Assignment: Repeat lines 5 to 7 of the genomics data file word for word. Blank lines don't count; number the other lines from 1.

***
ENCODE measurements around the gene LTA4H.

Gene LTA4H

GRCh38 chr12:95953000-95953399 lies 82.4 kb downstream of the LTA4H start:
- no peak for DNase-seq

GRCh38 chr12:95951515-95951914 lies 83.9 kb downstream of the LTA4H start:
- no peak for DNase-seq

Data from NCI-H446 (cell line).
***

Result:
GRCh38 chr12:95951515-95951914 lies 83.9 kb downstream of the LTA4H start:
- no peak for DNase-seq

Data from NCI-H446 (cell line).